As the primary storytellers in your organization, it would make sense that PR executives would own the strategy and the budget for their company’s content marketing initiatives. Why, then, is that so rarely the case? According to the Content Marketing Institute (CMI), the ownership of the content marketing function still lies overwhelmingly in the hands of marketing, not PR. But the CMI also reported in its 2014 survey that only 42 percent of content marketers feel like their programs are effective.
This presents a significant opportunity for PR professionals to add value to their brands and organizations and take control of a budget that 60 percent of organizations plan to boost in 2015, per CMI.
Below are a few tips to help you take the reins of your brand’s content marketing efforts:
▶ Define what content marketing ROI looks like for your organization. Don’t try to convince your organization that other people’s definition of ROI is what’s right for your business.
Determine what your marketing team is currently being judged on, and show how content marketing can help meet those goals.
Look at how much your organization is currently spending on content production and distribution today.
Then look at the leads that content has generated, how those leads have converted to revenue and then subtract the content production/distribution costs. Is this generating revenue? Is this reducing cost? Is this enhancing your customers’ experience?
▶ Create a content feedback loop, and use that feedback to inform pitching. Too many content marketers are focused purely on production and promotion of content, without asking what their potential customers think of that content.
By introducing a process where you frequently survey customers/leads on the quality of the content you promote, you can identify what they want more/less of and what topics are important to them.
This feedback not only helps you refine your content creation/promotion strategy to optimize costs, but it can also help you identify trends that you can then pitch to your media contacts for ongoing coverage.
▶ Address key marketing KPIs. If you want to own a budget that typically falls under the marketing team, you need to make sure you address the key KPIs that marketing addresses.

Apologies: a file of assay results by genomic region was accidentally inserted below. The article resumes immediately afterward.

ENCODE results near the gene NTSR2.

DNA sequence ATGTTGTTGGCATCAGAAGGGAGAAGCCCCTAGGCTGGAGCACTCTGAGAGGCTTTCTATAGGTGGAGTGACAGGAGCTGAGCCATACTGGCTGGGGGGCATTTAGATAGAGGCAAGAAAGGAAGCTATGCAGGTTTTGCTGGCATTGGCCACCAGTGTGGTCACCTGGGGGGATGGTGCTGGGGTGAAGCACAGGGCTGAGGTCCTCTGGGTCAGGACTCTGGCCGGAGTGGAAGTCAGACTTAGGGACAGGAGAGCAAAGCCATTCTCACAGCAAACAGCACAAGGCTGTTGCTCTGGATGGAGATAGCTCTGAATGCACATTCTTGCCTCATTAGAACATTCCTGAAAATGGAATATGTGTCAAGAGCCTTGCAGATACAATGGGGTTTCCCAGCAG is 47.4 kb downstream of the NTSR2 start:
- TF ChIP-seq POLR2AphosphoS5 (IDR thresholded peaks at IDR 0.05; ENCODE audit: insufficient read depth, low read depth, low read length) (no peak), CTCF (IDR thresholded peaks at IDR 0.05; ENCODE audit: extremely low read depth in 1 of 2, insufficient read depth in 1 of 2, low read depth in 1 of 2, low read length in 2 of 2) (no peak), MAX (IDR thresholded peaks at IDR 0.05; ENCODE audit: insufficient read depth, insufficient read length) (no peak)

It’s great to show how PR’s control of content marketing can help increase share of voice, but what about content marketing’s affect on SEO (and thus, a reduction in SEM spending)?
Since you’re creating a feedback loop, talk about the value of the data you’re collecting and the cost savings, compared to using a third party to collect that data or the cost of focus groups.
Any chance you have to show how your team’s management of content marketing can reduce the overall marketing spend will increase your chance of securing that budget.
▶ Reduce your dependency on branded content. Recent Nielsen research shows that consumers trust what third-party experts are saying about you more than what you have to say about yourself.
Since your PR team is responsible for securing coverage from trusted, third-party experts, it is essentially generating the most impacftul content at your organization’s disposal today.
▶ Make sure your content is not a one-trick pony. The primary goal of content marketing is typically lead generation. That’s great, but what happens once you’ve got that lead in the door? The next goal should be to help increase conversion and shorten the sales cycle.
PR is in a unique position to guide the ongoing development of the customer in a way that is consistent with the corporate message. This also puts PR in a strategic position to provide feedback to the sales team about which messages are resonating with customers.
Overall, it’s not enough to just argue that PR should own content marketing based on its storytelling capabilities alone.
The more you can outline a plan that shows how your PR team can help reduce the cost of content marketing—while increasing results—the greater your chance of winning that budget becomes.
Robb Henshaw is VP of marketing and communications at inPowered. He can be reached at email@example.com. Follow him on Twitter, @Robb_Henshaw.
This article originally appeared in the October 20, 2014 issue of PR News. Read more subscriber-only content by becoming a PR News subscriber today.